Always risky, a theme-update. The author did something with the sidebars, so I lost them all. I rebuild these sidebars and have not found any other hickups. Should you see something weird or different from before, please let me know through the comment function.
I have a growing dislike towards Facebook and their ever increasing tracking business. I use FB as little as possible and block (Firefox has a nice Ghostery addon) their tracker. Did you know that when you are logged in, Facebook indexes the websites you visit? BUT! I used that tracker myself on this very website with the ‘like’ plugin. I decided to ditch that plugin and just make a link to the Gangleri.nl Facebook page for people who want to get the news on their walls. (Theoretically) Facebook will no longer know you are here.
There was another tracker on this website: Gravatar. Gravatar is a service of Automatic, who also write WordPress, the software this website runs on, for “globally recognised avatars”. When using Gravatar WordPress contacts the Gravatar servers even when you are not reading or writing a comment. Annoying! So I disabled Gravatars too.
Douglas P. sings: “Paranoia is an icy start, but a start nonetheless”. Now the world wide web today certainly brings some paranoia, but my intention is to keep this website not only free, but also free from adds (heck, I pay for it all myself so you do not have to), yet even when I do not want to, I give companies ways to track you. No longer (I hope).
From time to time I start working on a new design, only to strand when going live on the complexity of the live site(s). After a comment in the music reviews section from someone who told me to not review music that I do not like, I started thinking again. The music reviews section already had a ‘blog’ for information that are not reviews, but I have no idea if people actually find these messages. Consequentally, when a label sends me promo material and I only make a blog-post to not have to write a review about a release that is not my taste, will anybody see it and did the label not spend money and effort on me for nothing? Then I figured that in a new design with two ‘sidebars’, I could use one of those sidebars for ‘other information’.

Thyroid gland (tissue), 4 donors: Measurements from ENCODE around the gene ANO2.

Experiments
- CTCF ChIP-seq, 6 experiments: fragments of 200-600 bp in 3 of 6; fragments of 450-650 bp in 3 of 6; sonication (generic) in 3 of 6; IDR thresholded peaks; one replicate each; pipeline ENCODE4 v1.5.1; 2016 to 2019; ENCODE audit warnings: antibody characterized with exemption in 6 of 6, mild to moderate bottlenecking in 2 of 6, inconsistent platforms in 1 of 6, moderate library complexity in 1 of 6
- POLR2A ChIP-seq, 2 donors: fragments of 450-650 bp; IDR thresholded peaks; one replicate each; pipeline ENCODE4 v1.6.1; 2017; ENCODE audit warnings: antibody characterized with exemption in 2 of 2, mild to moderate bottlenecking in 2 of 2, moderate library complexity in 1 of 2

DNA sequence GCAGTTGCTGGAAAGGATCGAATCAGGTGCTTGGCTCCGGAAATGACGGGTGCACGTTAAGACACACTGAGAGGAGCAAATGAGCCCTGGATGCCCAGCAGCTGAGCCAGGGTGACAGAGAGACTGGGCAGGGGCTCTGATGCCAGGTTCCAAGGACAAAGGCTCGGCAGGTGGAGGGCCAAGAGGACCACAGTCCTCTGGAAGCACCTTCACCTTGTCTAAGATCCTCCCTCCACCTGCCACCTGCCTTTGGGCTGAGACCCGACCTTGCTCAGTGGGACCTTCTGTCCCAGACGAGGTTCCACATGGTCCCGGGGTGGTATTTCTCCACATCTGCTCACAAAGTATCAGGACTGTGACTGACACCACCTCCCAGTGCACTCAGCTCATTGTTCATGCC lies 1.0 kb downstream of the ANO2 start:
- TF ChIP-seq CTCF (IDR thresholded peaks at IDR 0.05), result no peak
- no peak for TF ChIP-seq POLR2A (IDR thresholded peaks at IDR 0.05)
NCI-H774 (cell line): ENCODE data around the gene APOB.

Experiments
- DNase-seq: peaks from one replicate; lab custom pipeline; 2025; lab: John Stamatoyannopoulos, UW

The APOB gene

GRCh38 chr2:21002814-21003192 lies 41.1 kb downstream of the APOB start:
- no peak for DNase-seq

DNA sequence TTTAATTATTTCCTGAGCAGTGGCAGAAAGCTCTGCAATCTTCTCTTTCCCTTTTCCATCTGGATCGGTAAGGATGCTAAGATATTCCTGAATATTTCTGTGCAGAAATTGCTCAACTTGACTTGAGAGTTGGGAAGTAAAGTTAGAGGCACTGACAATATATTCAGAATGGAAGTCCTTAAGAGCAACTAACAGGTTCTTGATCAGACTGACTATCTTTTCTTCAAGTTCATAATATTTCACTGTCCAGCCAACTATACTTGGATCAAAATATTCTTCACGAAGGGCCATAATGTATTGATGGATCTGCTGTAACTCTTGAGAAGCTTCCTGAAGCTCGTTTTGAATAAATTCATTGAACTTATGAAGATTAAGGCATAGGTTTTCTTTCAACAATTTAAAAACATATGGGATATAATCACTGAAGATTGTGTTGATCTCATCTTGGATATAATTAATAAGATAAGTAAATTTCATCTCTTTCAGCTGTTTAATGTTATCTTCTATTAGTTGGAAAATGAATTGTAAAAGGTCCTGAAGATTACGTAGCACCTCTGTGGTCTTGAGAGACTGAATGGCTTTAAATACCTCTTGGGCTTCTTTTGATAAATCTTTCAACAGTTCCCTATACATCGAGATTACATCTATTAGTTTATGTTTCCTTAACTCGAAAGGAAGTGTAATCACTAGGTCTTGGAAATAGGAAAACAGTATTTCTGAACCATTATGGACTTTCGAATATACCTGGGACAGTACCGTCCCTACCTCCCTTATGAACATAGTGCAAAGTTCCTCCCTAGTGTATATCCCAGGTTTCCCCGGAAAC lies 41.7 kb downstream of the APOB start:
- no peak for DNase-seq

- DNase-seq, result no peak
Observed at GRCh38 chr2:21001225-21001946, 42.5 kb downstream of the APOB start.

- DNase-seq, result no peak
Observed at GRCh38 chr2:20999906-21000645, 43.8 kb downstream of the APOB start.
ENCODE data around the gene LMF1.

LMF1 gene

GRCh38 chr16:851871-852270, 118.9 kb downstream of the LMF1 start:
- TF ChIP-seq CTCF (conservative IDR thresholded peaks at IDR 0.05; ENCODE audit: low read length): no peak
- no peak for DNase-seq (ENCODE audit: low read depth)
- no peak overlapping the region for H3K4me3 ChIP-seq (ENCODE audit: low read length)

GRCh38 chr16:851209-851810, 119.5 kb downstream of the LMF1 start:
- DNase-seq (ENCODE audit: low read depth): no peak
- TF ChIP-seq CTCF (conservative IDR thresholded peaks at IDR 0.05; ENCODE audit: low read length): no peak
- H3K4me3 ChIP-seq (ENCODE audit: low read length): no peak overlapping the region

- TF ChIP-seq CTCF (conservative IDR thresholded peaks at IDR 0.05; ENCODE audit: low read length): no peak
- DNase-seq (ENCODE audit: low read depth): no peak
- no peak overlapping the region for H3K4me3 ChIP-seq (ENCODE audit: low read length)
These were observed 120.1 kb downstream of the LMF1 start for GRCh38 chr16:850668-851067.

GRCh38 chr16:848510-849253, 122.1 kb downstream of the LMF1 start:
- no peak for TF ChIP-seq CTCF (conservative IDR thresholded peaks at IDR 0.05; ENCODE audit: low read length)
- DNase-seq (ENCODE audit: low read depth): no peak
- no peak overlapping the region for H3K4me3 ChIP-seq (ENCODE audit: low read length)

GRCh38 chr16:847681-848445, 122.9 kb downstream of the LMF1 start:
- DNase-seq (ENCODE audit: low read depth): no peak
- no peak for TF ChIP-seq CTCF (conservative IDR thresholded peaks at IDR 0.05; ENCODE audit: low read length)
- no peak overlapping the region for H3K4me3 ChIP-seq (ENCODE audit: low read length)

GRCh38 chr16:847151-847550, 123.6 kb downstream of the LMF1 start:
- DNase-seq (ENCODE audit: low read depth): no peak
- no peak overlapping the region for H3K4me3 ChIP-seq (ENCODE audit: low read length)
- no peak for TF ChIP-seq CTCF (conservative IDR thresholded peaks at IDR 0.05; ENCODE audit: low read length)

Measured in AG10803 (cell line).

I have been working on that idea for a couple of weeks, found a flexible “theme” that I can use to have just one sidebar where just one is needed and two when two is convenient and style it quite a bit like I want it to be. The layout is not entirely perfect, but I did find a relatively easy solution for the ‘custom post types’ (I will not tire you with the details), so I decided to finally replace my stone-age “theme” with a modern one. I can now make room for larger parts of texts, such as in the articles section, a ‘blog bar’ for the music reviews and quotes accompanying the book reviews.
Of course I have been testing thoroughly, but should you find something that does not work (properly), please let me know. There are a few details that I want to have another look at, but the large changes are ‘live’ from on.
It has been a while, but let me fill you in a bit more about the statistics of this website.
The main site has had 39.7 unique visitors per day in the last week. The last time I checked (a year ago), this was 37 visitors. the main referrer is still Hex Magazine, all the rest is spam.
The most popular searchword are obviously used by people looking for this very website. Gangleri, Gangleri.nl, monas.nl, that sort of search terms.
A year ago I had 90 unique daily visitors on an average day for the articles section. This time I come to 92.7. Taking that nothing much happens there, that is not too bad. Popular articles remain Christian Cabala, Angel Magic and Rune Calendars, but also Germanic Concepts Of Fate and Nine World Of Nordic Mythology. Top referrers remain Wikipedia and Google. Popular search terms “Babylonian calendar”, “nordic mythology”, “cabala” and “nine worlds”.
A new statistic makes the articles that I offer for download in PDF and Epub. “Traditionalism vs Traditionalism” has the counter on 307 for the PDF and 31 for the Epub version, Traditionalistic Asatru respectively 115 and 45. Did anybody hear of download spam? The high number of the first article it a bit weird. Today, it has been downloaded numerous times, three times per minute. I hope my server can handle that. Also I wonder what is the use of this. (Further investigation showed that this file was accessed three times per minute about every half hour. Because I did not like the idea of somebody using so much of my server load, I created a new download package and reset the counter to something fictitious, but more credible.)